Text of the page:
I have found that each hive seems to have its favourite swarming spot, it maybe a gate post, a nice low tree branch or at the top of a fifty foot pine tree. Some swarms will be inaccessible and later on the same day or even several days later you will see that initial swarm take off for a new home and there is nothing you can do about it. Other swarms will taunt you on the end of a branch where your ladder will just reach. Please do not take any risks trying to recover swarms. I know of several people who have received injuries while swarm collecting and it really is not worth it. A swarm of bees is actually quite heavy and if you are dropping it into an empty box whilst carrying out acrobatic stunts on the end of a ladder things can go very wrong very quickly. It is also surprising how much a swarm of bees bends a tree branch down so make sure that if you are using a ladder there is plenty of allowance for branch movement. Even when you think you have an easy collection job things can go wrong. I once had a hive swarm into two sections. Instead of waiting until they united into one unit, I cut both the small branches off the tree they were on. I had a branch full of bees in each hand. I walked to my box and shook the branch in my right hand so that the bees fell into it, unfortunately when I shook my right hand my left hand involuntarily made the same downward thrust. All the bees on the branch in my left hand also came loose and went straight down the top of my wellington boots. We all make mistakes that we can laugh at afterwards!
Just occasionally a swarm might do all the work for you and land in just the right place like a hanging basket. PHOTO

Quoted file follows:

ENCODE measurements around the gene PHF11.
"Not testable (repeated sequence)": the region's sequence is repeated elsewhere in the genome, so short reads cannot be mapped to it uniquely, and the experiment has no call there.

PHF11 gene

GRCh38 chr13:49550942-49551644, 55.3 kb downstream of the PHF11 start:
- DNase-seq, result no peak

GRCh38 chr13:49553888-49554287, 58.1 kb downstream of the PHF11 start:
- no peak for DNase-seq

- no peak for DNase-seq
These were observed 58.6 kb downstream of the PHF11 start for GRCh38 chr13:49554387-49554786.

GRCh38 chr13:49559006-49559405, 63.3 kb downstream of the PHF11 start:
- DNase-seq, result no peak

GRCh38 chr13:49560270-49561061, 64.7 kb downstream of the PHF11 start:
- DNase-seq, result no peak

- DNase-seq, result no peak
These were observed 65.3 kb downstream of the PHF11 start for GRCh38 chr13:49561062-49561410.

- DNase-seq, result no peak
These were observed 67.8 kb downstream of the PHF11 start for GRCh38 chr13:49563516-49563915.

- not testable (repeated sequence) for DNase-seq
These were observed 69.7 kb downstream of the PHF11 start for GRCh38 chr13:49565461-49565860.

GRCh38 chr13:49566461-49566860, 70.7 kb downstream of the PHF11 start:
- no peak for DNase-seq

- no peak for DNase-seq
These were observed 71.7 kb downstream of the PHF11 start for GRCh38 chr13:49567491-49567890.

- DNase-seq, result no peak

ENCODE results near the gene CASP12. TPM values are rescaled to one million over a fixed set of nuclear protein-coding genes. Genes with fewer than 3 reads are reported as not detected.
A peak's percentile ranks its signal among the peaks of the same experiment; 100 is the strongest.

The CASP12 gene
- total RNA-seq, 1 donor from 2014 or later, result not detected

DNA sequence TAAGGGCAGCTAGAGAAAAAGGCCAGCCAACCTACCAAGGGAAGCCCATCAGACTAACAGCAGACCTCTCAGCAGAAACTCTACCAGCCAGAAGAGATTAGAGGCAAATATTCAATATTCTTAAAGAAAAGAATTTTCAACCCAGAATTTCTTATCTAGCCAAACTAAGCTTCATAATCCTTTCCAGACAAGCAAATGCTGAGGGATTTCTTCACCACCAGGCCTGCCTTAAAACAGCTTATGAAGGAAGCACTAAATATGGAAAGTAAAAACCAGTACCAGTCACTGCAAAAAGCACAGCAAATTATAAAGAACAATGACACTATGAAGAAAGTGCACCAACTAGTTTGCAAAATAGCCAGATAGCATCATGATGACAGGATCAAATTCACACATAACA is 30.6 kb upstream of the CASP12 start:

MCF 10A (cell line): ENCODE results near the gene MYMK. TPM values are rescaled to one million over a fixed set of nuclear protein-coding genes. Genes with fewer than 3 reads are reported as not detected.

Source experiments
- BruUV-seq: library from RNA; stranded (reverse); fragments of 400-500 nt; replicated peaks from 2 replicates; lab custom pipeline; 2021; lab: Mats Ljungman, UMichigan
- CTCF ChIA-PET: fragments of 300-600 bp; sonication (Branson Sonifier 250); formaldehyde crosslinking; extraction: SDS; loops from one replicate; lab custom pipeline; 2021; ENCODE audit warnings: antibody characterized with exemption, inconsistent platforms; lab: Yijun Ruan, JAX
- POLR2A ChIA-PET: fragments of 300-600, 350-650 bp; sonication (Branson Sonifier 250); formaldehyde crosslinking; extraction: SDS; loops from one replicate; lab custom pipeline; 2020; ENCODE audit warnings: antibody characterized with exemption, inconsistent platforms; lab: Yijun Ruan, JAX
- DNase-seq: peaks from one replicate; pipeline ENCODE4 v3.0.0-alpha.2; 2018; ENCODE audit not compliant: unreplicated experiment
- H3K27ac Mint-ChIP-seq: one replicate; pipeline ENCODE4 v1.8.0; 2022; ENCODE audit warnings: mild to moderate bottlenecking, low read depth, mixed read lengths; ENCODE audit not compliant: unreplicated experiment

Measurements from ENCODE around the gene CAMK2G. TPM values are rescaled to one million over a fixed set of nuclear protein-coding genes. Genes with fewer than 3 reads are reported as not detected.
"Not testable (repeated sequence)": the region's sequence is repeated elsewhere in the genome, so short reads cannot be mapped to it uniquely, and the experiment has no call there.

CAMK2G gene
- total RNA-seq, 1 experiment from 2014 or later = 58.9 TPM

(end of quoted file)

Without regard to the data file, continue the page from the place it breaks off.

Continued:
Bees are usually very calm during a swarm and it is a pleasure handling them but that is not the way your neighbours will see it. Thousands of bees flying in circles can be both amazing and frightening- so it is imperative that you stay calm whilst collecting them. Think of what you are going to do before you do it. I have been known to cut large branches to try and reach swarms. As the branch falls the bees will take off again and may end up somewhere even more difficult. I have been told that a long pole with a bag at the end with a frame of old comb in can entice them in but I have not tried it yet.-

One of the main problems is that you don’t know how long bees are going to stay in the initial swarming spot before they fly off to their new home. It could be hours but I have known them be on an apple tree branch in dry weather long enough to build several layers of comb. The collector
came well prepared. PHOTOS. My advice would always be to let them settle as one swarm, as sometimes they split into two or three initial parts, and then to let them calm down before attempting removal.-

Please do not feel you have failed just because your bees have swarmed. As beekeepers we should be as responsible as possible for our bees but all you can do is try your best and if one gets away then so be it. During the summer you may have a hive that seems to throw a swarm every week until you are at your wits end. With a little experience this will happen less as you become more prepared and more adept at spotting the signs of swarming and hidden queen cells. Enjoy the experience but don’t take any risks.

Finally, my tip for this week is that if you do see the swarm leaving for a new home then try and keep an eye on it. If it heads for your chimney or a neighbours then you have a few minutes to get a cool smokey fire going in the grate to disperse them. They will start building comb very very quickly and once that has started they are there to stay.-